a short site about The Divine Comedy


Album number seven from Neil Hannon and his divine crew

It may have taken seven studio albums [and one best of], but the Divine Comedy have finally made a consistently ace album. In the past, there have been occasional flashes of greatness - 'Frog Princess,' 'Everybody Knows Except You', 'Becoming More Like Alfie' - interspersed with up itself rubbish ['Generation Sex', 'National Express']..

Nigel Godrich, a man known for bringing fame and fortune to Travis and helping Radiohead with 'Kid A', is partly to thank for them getting it right. The arrangements are slicker, thanks to his encouragement non-Hannon members of the band had a greater input, and this gives the album a new-found depth.

Neil Hannon still writes the lyrics, and this time they're clever without being smart-arse. They're often melancholy ['Lost Property' is a sweet recital of things he's lost, 'Mastermind' and 'Eye of the Needle' are piano led, simple, with the songwriting being allowed to do the talking.] 'Why doesn't he answer? I've prayed til I'm blue in the face' goes the latter.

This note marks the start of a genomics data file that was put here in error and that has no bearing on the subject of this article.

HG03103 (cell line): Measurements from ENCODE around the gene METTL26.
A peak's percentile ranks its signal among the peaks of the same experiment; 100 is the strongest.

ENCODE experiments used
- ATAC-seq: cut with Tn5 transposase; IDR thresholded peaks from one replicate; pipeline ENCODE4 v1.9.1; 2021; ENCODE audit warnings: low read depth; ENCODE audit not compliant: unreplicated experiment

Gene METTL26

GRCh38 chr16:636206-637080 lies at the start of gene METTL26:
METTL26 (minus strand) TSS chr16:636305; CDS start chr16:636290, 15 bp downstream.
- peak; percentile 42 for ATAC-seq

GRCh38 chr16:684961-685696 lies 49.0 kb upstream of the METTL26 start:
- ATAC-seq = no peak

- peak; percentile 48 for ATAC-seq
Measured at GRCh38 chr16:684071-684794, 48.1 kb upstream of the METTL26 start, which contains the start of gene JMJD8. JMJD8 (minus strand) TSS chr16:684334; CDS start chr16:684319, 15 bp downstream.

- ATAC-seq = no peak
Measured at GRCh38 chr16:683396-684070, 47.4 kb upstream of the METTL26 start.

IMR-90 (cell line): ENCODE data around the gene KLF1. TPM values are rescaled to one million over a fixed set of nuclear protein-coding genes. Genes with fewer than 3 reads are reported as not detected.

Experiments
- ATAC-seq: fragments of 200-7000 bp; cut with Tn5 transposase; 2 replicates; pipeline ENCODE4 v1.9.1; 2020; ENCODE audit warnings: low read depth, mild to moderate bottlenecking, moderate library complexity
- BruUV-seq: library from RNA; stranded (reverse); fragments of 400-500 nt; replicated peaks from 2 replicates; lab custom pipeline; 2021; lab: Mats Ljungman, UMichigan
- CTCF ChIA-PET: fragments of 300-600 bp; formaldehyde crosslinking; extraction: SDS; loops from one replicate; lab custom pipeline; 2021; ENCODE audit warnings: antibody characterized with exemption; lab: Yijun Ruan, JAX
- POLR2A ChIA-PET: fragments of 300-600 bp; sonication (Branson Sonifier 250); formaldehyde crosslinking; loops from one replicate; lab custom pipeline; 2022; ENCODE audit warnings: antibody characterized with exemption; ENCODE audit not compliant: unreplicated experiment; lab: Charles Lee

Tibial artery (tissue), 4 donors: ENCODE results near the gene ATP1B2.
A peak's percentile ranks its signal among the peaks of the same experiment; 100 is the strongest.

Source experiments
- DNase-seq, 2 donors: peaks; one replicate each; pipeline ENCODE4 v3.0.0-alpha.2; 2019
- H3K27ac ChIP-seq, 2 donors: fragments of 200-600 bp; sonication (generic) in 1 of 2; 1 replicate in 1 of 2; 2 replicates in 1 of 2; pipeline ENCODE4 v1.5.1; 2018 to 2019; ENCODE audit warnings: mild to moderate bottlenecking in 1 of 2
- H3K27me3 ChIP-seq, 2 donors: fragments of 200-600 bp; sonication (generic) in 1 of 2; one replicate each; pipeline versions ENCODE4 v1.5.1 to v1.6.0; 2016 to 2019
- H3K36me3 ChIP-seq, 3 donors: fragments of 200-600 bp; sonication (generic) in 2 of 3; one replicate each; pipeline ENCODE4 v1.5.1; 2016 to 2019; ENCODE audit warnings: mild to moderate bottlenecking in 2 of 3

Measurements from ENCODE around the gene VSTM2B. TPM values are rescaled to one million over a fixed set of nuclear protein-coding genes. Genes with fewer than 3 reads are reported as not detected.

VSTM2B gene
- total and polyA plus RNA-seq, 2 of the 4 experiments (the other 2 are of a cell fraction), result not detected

As seems to be the wont of bands at the moment, there's echoes of Radiohead in there. 'Timestretched' is a gentle, mournful way to start the album, and is not unlike 'Motion Picture Soundtrack'. The rather ace 'Eye of the Needle' is as knowingly frail as 'High And Dry,' but with horns.

There's also a new found regeneration in the way that a couple of the tracks are addictively groovy - with basslines to get those hips moving. 'Bad Ambassador' in particular is a highlight, whilst the ascent 'Note To Self' makes from quiet reflection to 'What the fuck is happening?' anger is impressive.

In the words of every band member, 'Perfect Lovesong' is the band's stab at a number one. Built around a 'big old Beach Boys sound', it deserves to top every Valentines chart next year. If you've got a heart, you'll love it.

A triumph in the face of mediocrity, 'Regeneration' will appeal to lovers of tunes every where. And this is a good thing.


Samir Marthur
The Brain Farm